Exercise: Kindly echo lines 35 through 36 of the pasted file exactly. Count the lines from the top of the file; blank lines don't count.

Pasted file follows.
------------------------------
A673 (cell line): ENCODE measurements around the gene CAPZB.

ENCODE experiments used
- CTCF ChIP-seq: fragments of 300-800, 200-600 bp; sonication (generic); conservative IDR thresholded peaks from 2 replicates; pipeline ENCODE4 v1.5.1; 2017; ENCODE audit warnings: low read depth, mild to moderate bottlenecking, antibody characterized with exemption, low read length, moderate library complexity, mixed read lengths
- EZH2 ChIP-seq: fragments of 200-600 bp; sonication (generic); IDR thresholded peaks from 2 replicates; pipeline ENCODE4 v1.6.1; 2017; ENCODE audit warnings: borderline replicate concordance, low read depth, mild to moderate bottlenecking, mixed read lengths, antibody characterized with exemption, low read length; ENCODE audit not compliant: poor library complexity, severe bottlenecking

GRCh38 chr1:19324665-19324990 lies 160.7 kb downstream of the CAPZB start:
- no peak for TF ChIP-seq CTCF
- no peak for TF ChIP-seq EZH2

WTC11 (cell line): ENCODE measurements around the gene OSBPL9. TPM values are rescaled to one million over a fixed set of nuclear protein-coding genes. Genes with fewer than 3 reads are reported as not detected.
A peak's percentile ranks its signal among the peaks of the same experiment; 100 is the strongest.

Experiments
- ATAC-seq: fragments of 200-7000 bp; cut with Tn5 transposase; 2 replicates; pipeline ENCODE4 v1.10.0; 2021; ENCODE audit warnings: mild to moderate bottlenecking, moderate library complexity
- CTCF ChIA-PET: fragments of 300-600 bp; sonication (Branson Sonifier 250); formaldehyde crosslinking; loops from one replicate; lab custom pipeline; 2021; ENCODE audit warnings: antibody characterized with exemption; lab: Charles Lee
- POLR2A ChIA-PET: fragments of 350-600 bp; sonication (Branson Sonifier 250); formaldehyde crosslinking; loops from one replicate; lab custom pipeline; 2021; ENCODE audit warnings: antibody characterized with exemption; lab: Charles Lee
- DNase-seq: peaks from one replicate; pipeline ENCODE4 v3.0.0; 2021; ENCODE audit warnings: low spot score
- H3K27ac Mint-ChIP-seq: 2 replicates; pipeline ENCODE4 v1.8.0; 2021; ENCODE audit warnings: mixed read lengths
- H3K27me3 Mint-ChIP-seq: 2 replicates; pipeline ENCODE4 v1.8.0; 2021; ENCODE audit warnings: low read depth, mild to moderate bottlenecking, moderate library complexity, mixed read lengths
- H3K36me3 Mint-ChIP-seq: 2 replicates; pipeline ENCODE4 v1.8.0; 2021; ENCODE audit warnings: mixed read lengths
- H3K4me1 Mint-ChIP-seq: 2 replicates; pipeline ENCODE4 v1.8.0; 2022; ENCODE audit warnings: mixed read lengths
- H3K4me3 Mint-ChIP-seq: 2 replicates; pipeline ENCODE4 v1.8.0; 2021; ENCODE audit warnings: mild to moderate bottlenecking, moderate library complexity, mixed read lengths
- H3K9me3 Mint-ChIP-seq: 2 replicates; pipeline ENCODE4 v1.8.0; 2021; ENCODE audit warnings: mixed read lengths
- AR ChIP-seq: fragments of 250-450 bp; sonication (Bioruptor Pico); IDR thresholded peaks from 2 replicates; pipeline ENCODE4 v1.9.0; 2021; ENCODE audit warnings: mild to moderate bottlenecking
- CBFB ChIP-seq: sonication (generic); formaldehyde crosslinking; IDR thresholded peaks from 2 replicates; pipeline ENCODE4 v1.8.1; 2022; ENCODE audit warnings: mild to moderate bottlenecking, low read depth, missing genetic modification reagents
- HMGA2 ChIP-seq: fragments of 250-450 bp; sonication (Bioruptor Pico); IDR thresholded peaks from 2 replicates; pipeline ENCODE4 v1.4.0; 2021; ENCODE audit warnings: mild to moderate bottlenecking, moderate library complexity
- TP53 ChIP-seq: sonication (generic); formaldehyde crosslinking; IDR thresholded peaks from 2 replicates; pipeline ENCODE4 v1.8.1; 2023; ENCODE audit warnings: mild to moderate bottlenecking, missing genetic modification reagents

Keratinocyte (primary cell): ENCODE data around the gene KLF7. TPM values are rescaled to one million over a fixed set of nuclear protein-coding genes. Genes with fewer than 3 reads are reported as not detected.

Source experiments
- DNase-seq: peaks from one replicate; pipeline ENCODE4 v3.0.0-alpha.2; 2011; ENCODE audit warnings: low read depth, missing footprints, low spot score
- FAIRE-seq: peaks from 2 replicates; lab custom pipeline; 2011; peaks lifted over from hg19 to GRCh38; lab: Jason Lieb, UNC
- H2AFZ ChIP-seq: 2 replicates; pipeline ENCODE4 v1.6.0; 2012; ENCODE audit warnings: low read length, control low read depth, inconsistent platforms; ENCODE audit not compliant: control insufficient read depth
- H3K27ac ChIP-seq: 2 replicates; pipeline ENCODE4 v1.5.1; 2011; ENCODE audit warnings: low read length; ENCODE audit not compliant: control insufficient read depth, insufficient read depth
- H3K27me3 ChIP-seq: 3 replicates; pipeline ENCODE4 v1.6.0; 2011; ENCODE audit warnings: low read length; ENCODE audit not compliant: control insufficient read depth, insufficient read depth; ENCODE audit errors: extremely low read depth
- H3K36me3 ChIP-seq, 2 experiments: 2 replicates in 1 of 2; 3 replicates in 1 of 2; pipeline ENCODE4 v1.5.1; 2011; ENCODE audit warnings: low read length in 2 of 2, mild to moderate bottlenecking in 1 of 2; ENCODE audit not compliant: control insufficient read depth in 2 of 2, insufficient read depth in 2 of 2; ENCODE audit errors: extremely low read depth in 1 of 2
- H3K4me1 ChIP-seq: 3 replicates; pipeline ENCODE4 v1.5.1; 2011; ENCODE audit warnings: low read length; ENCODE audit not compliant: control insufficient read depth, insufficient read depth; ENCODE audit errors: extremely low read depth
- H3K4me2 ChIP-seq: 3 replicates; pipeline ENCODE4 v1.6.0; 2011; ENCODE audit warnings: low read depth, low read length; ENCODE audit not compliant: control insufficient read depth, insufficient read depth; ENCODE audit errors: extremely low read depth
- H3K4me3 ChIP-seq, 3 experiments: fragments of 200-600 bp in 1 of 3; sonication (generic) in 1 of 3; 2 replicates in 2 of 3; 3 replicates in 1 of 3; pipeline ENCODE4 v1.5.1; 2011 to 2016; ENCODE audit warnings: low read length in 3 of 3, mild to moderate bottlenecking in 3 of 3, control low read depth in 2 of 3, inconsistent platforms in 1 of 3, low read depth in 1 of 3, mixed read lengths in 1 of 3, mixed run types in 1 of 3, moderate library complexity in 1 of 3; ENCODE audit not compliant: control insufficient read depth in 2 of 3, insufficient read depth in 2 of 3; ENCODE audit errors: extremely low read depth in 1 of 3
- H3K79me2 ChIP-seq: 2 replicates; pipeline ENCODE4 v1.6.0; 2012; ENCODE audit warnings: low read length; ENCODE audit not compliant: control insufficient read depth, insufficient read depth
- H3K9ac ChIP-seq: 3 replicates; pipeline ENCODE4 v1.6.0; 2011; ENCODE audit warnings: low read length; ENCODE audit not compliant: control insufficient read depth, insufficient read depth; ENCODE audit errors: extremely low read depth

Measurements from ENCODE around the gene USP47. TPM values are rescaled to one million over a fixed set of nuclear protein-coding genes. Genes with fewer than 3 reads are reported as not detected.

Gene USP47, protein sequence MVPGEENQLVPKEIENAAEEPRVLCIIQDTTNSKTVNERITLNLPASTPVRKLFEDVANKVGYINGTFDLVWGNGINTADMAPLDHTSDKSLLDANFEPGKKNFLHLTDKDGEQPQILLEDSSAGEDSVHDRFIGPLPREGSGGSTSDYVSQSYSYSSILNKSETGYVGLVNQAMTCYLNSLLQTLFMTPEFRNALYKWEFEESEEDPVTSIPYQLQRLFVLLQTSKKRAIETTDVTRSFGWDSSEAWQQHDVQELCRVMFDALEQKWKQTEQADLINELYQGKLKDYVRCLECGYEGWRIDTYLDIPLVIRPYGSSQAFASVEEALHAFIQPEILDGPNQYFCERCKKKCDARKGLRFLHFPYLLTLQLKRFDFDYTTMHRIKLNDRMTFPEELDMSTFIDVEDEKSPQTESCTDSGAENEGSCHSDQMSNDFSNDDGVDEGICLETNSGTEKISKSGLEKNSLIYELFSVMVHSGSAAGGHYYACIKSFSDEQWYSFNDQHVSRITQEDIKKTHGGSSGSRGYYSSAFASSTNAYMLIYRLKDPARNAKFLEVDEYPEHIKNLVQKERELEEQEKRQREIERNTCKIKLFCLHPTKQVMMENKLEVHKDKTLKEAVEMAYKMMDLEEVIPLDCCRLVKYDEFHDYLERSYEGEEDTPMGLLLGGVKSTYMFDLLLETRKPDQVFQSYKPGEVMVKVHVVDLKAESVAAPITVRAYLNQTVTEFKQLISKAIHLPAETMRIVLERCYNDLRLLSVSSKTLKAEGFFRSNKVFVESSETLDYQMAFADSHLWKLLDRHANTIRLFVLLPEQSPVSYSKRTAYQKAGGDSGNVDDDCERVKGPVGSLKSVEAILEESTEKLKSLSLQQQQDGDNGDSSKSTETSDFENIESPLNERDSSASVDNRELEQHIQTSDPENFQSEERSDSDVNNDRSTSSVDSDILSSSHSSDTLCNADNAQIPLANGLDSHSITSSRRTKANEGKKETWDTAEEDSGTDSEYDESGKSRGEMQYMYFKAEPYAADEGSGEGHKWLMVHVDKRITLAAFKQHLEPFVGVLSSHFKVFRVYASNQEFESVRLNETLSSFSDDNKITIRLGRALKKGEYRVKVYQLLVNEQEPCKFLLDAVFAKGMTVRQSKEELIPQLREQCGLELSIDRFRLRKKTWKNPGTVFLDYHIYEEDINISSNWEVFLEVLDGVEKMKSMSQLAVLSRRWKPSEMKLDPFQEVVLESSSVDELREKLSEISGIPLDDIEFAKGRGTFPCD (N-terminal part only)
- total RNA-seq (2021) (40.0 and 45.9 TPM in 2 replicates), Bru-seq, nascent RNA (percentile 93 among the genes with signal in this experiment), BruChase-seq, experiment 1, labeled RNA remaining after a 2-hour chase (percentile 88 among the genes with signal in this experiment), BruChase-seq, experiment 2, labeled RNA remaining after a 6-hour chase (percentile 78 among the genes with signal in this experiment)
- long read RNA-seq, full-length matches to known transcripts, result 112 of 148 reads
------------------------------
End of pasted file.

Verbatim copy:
- H3K4me3 ChIP-seq, 3 experiments: fragments of 200-600 bp in 1 of 3; sonication (generic) in 1 of 3; 2 replicates in 2 of 3; 3 replicates in 1 of 3; pipeline ENCODE4 v1.5.1; 2011 to 2016; ENCODE audit warnings: low read length in 3 of 3, mild to moderate bottlenecking in 3 of 3, control low read depth in 2 of 3, inconsistent platforms in 1 of 3, low read depth in 1 of 3, mixed read lengths in 1 of 3, mixed run types in 1 of 3, moderate library complexity in 1 of 3; ENCODE audit not compliant: control insufficient read depth in 2 of 3, insufficient read depth in 2 of 3; ENCODE audit errors: extremely low read depth in 1 of 3
- H3K79me2 ChIP-seq: 2 replicates; pipeline ENCODE4 v1.6.0; 2012; ENCODE audit warnings: low read length; ENCODE audit not compliant: control insufficient read depth, insufficient read depth